Comorbidity of Glucose-6-Phosphate Dehydrogenase Deficiency and Sickle Cell Disease Exert Significant Effect on RBC Indices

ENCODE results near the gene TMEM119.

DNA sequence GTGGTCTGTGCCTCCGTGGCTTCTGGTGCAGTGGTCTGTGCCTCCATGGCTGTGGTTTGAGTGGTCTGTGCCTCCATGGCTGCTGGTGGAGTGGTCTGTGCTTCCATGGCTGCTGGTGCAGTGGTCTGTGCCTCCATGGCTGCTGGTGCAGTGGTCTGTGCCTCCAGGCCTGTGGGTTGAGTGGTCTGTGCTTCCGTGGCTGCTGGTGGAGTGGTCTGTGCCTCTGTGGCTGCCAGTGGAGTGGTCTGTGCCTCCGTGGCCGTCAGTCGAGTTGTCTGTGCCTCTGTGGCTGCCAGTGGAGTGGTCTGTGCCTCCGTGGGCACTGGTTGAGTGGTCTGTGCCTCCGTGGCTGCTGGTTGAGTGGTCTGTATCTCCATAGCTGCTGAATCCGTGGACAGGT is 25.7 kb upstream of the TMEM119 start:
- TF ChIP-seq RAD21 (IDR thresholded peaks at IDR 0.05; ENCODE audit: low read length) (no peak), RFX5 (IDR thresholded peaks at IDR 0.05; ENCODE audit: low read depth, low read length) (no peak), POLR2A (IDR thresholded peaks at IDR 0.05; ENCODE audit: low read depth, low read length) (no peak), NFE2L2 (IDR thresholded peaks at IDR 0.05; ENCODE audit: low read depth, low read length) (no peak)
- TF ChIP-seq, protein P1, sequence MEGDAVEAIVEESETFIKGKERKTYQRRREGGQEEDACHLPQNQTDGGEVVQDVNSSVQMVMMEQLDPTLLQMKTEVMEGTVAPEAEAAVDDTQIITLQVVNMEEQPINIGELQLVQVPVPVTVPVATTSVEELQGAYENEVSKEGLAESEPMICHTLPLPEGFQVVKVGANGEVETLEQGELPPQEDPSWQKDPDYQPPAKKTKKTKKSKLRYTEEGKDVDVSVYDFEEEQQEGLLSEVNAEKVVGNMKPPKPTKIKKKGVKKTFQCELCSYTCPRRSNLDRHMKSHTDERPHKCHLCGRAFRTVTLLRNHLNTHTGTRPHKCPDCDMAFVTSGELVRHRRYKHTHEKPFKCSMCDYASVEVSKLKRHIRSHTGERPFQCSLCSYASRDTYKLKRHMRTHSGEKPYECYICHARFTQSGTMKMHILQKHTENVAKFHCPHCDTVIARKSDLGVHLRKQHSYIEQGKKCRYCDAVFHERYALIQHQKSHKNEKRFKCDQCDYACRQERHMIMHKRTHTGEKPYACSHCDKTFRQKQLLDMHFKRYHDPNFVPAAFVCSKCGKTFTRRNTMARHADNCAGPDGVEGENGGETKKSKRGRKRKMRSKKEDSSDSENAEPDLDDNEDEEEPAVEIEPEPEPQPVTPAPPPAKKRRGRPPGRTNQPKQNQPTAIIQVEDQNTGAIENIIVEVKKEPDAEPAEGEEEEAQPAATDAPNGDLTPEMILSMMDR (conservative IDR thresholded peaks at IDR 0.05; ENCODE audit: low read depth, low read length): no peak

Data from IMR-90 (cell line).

Background. Glucose-6-phosphate dehydrogenase (G6PD) converts glucose-6-phosphate into 6-phosphogluconate in the pentose phosphate pathway and protects red blood cells (RBCs) from oxidative damage. Their deficiency therefore makes RBCs prone to haemolysis. Sickle cell disease (SCD) on the other hand is a hereditary blood disorder in which there is a single nucleotide substitution in the codon for amino acid 6 substituting glutamic acid with valine. SCD patients are prone to haemolysis due to the shape of their red blood cells and if they are deficient in G6PD, the haemolysis may escalate. Reported studies have indicated variations in the prevalence of G6PD deficiency in SCD patients and as such further work is required. The aim of this study was therefore to estimate the incidence of G-6-PD deficiency among SCD patients and to determine its impact on their RBC parameters as a measure of incidence of anaemia. Methods. A total of 120 clinically diagnosed SCD patients of genotypes HbSS and HbSC were recruited into the study. About 5ml of blood was collected via venipuncture from each patient and used to run G6PD, full blood count, and haemoglobin (Hb) electrophoresis tests. The data were analyzed using SPSS version 20 and Graphpad prism. Result. G6PD deficiency was detected in 43 (35.83%) of the participants made up of 16 (13.33%) males and 27 (22.50%) females of whom 17 (14.17%) had partial deficiency and 10 (8.33%) full deficiency. Statiscally significant differences p=0.036 and p=0.038 were established between the Hb concentration of the participants having a G6PD deficiency and those with normal G6PD activity for males and females, respectively. Conclusion. From the results obtained, it implies that G6PD deficiency may increase the severity of anaemia in SCD patients. There is therefore the need to screen all SCD patients for G6PD deficiency to ensure that their condition is not exacerbated during treatment.